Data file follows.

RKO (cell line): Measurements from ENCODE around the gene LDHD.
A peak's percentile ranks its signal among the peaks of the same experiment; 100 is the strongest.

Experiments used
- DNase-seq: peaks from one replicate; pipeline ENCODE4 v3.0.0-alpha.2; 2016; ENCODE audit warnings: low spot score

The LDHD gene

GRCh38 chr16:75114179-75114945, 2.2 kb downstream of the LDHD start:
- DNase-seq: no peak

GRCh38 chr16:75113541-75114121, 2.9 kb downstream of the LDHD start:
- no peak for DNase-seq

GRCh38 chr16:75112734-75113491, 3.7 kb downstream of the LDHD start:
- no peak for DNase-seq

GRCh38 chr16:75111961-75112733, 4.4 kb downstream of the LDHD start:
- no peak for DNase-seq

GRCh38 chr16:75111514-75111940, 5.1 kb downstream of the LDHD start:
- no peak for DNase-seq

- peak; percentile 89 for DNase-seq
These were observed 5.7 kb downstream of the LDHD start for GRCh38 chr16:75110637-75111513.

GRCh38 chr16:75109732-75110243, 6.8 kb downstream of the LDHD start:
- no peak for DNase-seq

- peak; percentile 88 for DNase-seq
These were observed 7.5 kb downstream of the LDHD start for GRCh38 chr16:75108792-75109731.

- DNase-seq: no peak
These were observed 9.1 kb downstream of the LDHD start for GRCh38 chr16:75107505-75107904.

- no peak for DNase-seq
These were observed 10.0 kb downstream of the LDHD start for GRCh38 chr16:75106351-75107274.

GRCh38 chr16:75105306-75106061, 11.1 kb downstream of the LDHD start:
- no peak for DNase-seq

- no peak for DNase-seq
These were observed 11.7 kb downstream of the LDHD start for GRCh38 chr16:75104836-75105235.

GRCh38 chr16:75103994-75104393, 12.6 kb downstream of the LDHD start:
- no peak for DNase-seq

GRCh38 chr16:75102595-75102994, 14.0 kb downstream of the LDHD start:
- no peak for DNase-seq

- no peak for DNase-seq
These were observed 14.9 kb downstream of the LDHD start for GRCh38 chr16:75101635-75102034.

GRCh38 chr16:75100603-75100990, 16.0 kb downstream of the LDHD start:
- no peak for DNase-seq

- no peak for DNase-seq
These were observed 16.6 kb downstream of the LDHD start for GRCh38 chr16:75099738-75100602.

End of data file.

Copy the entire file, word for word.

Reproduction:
RKO (cell line): Measurements from ENCODE around the gene LDHD.
A peak's percentile ranks its signal among the peaks of the same experiment; 100 is the strongest.

Experiments used
- DNase-seq: peaks from one replicate; pipeline ENCODE4 v3.0.0-alpha.2; 2016; ENCODE audit warnings: low spot score

The LDHD gene

GRCh38 chr16:75114179-75114945, 2.2 kb downstream of the LDHD start:
- DNase-seq: no peak

GRCh38 chr16:75113541-75114121, 2.9 kb downstream of the LDHD start:
- no peak for DNase-seq

GRCh38 chr16:75112734-75113491, 3.7 kb downstream of the LDHD start:
- no peak for DNase-seq

GRCh38 chr16:75111961-75112733, 4.4 kb downstream of the LDHD start:
- no peak for DNase-seq

GRCh38 chr16:75111514-75111940, 5.1 kb downstream of the LDHD start:
- no peak for DNase-seq

- peak; percentile 89 for DNase-seq
These were observed 5.7 kb downstream of the LDHD start for GRCh38 chr16:75110637-75111513.

GRCh38 chr16:75109732-75110243, 6.8 kb downstream of the LDHD start:
- no peak for DNase-seq

- peak; percentile 88 for DNase-seq
These were observed 7.5 kb downstream of the LDHD start for GRCh38 chr16:75108792-75109731.

- DNase-seq: no peak
These were observed 9.1 kb downstream of the LDHD start for GRCh38 chr16:75107505-75107904.

- no peak for DNase-seq
These were observed 10.0 kb downstream of the LDHD start for GRCh38 chr16:75106351-75107274.

GRCh38 chr16:75105306-75106061, 11.1 kb downstream of the LDHD start:
- no peak for DNase-seq

- no peak for DNase-seq
These were observed 11.7 kb downstream of the LDHD start for GRCh38 chr16:75104836-75105235.

GRCh38 chr16:75103994-75104393, 12.6 kb downstream of the LDHD start:
- no peak for DNase-seq

GRCh38 chr16:75102595-75102994, 14.0 kb downstream of the LDHD start:
- no peak for DNase-seq

- no peak for DNase-seq
These were observed 14.9 kb downstream of the LDHD start for GRCh38 chr16:75101635-75102034.

GRCh38 chr16:75100603-75100990, 16.0 kb downstream of the LDHD start:
- no peak for DNase-seq

- no peak for DNase-seq
These were observed 16.6 kb downstream of the LDHD start for GRCh38 chr16:75099738-75100602.